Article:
Aim how do zygotes develop
This presentation is the property of its rightful owner.
Sponsored Links
1 / 39

Aim: How do zygotes develop? PowerPoint PPT Presentation


  • 57 Views
  • Uploaded on
  • Presentation posted in: General

Aim: How do zygotes develop?. 0. Comparing Genomes Within a Species. As a species, humans have only been around about 200,000 years and have low within-species genetic variation Most of the variation within humans is due to single nucleotide polymorphisms ( SNPs )

Download Presentation

Aim: How do zygotes develop?

An Image/Link below is provided (as is) to download presentation

Download Policy: Content on the Website is provided to you AS IS for your information and personal use and may not be sold / licensed / shared on other websites without getting consent from its author.While downloading, if for some reason you are not able to download a presentation, the publisher may have deleted the file from their server.


- - - - - - - - - - - - - - - - - - - - - - - - - - E N D - - - - - - - - - - - - - - - - - - - - - - - - - -

Presentation Transcript


Aim how do zygotes develop

Aim: How do zygotes develop?

0


Comparing genomes within a species

Comparing Genomes Within a Species

As a species, humans have only been around about 200,000 years and have low within-species genetic variation

Most of the variation within humans is due to single nucleotide polymorphisms (SNPs)

There are also inversions, deletions, and duplications and a large number of copy-number variants (CNVs)

These variations are useful for studying human evolution and human health


Fertilization cleavage and gastrulation initiate embryonic development

Fertilization, cleavage, and gastrulation initiate embryonic development

Across animal species, embryonic development involves common stages occurring in a set order

First is fertilization, which forms a zygote

During the cleavage stage, a series of mitoses divide the zygote into a many-celled embryo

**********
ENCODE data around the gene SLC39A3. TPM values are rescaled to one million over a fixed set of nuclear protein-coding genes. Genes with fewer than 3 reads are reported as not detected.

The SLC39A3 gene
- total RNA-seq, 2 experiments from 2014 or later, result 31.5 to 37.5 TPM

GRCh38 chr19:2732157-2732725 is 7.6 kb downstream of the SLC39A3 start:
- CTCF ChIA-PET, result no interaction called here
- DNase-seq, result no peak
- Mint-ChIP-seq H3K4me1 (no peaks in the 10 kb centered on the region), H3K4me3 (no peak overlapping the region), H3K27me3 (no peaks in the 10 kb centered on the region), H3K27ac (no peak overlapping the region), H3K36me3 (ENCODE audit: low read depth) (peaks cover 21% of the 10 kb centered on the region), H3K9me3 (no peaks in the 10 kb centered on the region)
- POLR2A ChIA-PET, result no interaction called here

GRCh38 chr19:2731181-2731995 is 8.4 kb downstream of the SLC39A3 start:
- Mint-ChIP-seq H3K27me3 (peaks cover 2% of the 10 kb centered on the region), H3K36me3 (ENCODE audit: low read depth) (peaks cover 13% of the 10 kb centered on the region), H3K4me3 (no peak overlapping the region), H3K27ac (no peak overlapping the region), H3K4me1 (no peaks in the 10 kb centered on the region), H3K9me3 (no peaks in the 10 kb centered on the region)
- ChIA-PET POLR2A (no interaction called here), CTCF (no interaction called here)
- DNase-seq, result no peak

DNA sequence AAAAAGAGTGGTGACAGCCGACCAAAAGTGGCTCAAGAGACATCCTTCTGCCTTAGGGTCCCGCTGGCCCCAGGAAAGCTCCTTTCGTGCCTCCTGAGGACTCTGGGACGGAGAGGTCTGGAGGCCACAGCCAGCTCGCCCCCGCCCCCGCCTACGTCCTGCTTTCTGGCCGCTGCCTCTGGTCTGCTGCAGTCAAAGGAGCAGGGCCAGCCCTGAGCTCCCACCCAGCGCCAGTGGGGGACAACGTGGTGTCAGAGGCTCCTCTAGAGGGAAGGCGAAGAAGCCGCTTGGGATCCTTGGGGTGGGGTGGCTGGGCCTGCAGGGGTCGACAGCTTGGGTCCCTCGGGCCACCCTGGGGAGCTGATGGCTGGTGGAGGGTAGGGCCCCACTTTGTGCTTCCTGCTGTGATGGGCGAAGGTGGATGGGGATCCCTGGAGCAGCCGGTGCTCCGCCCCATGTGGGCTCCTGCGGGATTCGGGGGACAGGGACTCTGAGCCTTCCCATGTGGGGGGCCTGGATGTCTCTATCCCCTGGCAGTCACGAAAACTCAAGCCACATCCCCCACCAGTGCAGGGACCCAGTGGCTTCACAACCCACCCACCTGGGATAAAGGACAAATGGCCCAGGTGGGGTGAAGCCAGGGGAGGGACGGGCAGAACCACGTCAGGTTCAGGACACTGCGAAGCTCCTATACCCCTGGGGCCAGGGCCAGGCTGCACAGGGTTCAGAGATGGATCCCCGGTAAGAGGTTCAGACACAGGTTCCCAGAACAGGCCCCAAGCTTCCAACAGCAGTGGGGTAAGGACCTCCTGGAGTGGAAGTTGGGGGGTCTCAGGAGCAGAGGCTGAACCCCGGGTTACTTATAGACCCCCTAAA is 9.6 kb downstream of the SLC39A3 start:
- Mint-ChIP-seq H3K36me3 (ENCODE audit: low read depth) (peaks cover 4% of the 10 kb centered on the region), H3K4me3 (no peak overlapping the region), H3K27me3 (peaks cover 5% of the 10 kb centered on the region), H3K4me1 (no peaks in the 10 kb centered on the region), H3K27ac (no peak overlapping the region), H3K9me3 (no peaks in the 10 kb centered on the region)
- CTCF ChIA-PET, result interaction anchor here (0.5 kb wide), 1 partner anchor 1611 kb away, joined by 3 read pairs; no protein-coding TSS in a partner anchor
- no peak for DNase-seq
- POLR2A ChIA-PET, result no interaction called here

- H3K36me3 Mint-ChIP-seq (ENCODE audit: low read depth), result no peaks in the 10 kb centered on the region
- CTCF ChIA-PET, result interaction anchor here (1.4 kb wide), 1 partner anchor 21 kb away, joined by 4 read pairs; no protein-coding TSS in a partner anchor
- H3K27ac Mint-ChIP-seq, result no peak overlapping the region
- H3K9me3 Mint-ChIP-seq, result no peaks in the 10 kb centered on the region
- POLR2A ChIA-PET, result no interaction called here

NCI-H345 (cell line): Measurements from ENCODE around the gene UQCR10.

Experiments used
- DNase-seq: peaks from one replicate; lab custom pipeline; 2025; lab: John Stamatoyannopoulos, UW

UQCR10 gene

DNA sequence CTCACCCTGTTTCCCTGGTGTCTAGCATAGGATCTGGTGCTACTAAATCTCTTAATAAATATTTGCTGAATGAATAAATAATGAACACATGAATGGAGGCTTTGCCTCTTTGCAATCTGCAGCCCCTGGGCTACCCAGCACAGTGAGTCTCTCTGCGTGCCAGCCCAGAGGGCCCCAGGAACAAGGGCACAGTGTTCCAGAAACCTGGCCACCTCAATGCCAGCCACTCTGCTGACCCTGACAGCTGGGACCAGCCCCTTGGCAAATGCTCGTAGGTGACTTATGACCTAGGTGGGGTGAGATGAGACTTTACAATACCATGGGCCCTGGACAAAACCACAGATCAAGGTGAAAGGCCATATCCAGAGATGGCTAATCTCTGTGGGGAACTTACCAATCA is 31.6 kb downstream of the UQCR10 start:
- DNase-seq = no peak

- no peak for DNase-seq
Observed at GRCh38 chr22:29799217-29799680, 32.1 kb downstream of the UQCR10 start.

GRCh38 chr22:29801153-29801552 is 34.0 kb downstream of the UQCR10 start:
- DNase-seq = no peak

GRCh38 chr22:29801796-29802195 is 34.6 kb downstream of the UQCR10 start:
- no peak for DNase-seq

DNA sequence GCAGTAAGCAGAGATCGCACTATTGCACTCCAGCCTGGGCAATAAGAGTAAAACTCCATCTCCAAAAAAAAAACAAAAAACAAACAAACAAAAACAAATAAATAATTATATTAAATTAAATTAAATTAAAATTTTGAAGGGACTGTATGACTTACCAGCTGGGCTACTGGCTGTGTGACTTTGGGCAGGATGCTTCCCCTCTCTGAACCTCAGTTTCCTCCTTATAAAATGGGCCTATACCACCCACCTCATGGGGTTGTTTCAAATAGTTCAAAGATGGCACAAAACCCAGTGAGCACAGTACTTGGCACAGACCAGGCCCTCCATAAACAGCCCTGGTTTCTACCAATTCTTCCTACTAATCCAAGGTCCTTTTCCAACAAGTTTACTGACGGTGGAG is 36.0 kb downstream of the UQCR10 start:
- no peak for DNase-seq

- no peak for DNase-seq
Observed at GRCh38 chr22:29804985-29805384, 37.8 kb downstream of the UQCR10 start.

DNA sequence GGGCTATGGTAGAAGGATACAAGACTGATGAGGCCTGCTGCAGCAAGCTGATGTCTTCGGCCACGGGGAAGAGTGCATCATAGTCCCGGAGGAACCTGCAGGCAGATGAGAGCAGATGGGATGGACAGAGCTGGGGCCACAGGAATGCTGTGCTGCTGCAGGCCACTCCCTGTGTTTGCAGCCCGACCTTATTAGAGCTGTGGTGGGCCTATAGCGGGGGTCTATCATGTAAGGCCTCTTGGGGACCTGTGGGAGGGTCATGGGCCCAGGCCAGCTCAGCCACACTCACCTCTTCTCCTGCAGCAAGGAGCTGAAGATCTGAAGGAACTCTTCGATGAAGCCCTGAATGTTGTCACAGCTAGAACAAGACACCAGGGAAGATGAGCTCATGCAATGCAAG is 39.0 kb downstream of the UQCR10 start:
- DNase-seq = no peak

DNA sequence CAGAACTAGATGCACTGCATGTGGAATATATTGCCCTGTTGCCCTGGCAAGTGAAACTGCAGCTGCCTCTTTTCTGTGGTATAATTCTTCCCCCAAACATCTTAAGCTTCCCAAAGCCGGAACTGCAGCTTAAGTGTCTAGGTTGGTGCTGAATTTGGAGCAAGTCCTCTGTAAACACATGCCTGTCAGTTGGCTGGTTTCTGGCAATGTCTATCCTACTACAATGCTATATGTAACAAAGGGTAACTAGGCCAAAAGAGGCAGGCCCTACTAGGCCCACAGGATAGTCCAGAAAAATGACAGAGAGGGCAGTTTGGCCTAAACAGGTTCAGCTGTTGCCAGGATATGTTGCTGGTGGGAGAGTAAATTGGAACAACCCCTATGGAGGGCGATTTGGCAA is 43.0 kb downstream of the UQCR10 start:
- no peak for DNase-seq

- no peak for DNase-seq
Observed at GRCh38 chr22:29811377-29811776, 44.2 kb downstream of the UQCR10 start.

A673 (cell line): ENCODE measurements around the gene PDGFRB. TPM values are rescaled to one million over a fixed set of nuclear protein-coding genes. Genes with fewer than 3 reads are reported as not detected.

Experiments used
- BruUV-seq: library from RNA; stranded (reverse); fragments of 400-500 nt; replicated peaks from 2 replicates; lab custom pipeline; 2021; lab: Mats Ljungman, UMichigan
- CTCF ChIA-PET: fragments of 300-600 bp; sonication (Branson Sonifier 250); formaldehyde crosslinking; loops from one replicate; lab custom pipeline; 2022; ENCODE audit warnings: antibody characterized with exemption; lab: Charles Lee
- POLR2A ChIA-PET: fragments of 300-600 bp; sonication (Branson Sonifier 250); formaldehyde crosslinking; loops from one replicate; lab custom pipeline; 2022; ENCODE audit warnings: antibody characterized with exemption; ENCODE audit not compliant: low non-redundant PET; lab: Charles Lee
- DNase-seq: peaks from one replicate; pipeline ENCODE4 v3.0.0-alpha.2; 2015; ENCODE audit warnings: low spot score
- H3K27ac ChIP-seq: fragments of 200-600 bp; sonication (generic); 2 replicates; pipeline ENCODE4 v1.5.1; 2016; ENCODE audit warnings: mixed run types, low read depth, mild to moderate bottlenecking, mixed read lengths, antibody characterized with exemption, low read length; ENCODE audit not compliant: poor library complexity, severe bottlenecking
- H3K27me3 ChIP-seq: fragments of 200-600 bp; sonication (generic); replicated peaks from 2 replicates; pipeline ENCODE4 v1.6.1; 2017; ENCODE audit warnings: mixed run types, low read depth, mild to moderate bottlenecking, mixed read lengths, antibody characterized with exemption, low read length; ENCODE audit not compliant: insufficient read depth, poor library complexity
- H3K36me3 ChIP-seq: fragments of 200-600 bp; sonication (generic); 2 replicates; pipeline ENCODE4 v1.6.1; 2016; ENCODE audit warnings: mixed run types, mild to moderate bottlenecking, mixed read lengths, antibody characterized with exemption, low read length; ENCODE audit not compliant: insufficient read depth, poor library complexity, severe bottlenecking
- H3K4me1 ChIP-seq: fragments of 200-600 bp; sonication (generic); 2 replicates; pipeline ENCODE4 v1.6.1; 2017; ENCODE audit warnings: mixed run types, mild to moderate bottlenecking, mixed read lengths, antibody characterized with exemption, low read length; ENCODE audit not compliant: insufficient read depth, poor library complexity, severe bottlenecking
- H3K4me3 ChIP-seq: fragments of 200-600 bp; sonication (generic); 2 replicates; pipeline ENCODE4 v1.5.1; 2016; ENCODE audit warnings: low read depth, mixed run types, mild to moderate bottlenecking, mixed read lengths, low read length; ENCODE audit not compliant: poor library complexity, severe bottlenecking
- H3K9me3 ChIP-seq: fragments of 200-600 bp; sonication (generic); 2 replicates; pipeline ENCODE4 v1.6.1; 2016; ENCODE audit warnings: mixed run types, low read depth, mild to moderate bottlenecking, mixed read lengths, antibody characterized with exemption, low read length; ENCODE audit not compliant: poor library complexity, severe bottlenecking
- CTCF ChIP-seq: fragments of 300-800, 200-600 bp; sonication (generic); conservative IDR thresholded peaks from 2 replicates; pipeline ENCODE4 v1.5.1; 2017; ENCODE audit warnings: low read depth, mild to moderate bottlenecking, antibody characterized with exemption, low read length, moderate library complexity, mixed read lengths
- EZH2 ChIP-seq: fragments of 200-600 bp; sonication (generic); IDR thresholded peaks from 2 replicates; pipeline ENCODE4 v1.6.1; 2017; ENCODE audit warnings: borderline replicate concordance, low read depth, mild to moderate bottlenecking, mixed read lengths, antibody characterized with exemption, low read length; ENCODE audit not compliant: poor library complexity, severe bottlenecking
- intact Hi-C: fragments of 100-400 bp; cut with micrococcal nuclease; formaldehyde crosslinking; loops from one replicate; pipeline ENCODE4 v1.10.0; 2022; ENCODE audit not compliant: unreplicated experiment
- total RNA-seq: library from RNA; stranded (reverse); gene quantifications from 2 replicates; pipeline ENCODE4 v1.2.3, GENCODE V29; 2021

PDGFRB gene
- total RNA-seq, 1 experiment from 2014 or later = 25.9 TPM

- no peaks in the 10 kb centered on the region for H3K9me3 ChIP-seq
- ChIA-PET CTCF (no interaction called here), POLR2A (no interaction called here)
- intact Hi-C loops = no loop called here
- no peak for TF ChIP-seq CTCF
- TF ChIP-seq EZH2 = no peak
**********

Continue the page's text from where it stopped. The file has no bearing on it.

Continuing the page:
The resulting blastula then undergoes rearrangements into a three-layered embryo called a gastrula


Figure 36 14

Figure 36.14

EMBRYONIC DEVELOPMENT

Sperm

Zygote

Adult

frog

Egg

FERTILIZATION

CLEAVAGE

Blastula

Metamorphosis

GASTRULATION

ORGANO-GENESIS

Larval

stages

Gastrula

Tail-bud

embryo


Figure 35 15 5

Figure 35.15-5

Sperm plasma

membrane

Sperm

nucleus

Acrosomal

process

Basal body

(centriole)

Actin

filament

Sperm

head

Cortical

granule

Fused

plasma

membranes

Perivitelline

space

Acrosome

Hydrolytic enzymes

Jelly coat

Fertilization

envelope

Vitelline layer

Sperm-

binding

receptors

Egg plasma membrane


Cleavage and gastrulation

Cleavage and Gastrulation

Fertilization is followed by cleavage, a period of rapid cell division without growth

Cleavage partitions the cytoplasm of one large cell into many smaller cells

The blastula is a ball of cells with a fluid-filled cavity called a blastocoel

The blastula is produced after about five to seven cleavage divisions


Figure 36 17

Figure 36.17

50 m

(a) Fertilized egg

(b) Four-cell stage

(c) Early blastula

(d) Later blastula


Aim how do zygotes develop

After cleavage, the rate of cell division slows

The remaining stages of embryonic development are responsible for morphogenesis, the cellular and tissue-based processes by which the animal body takes shape


Aim how do zygotes develop

During gastrulation, a set of cells at or near the surface of the blastula moves to an interior location, cell layers are established, and a primitive digestive tube forms

The hollow blastula is reorganized into a two- or three-layered embryo called a gastrula


Aim how do zygotes develop

The cell layers produced by gastrulation are called germ layers

The ectoderm forms the outer layer and the endoderm the inner layer

In vertebrates and other animals with bilateral symmetry, a third germ layer, the mesoderm, forms between the endoderm and ectoderm


Figure 36 18

Figure 36.18

Animal

pole

Blastocoel

Mesenchyme cells

Vegetal plate

Vegetal

pole

Blastocoel

Filopodia

Archenteron

Mesenchyme cells

Blastopore

50 m

Key

Blastocoel

Future ectoderm

Ectoderm

Future mesoderm

Archenteron

Future endoderm

Mouth

Blastopore

Mesenchyme

(mesoderm forms

future skeleton)

Digestive tube (endoderm)

Anus (from blastopore)


Figure 36 19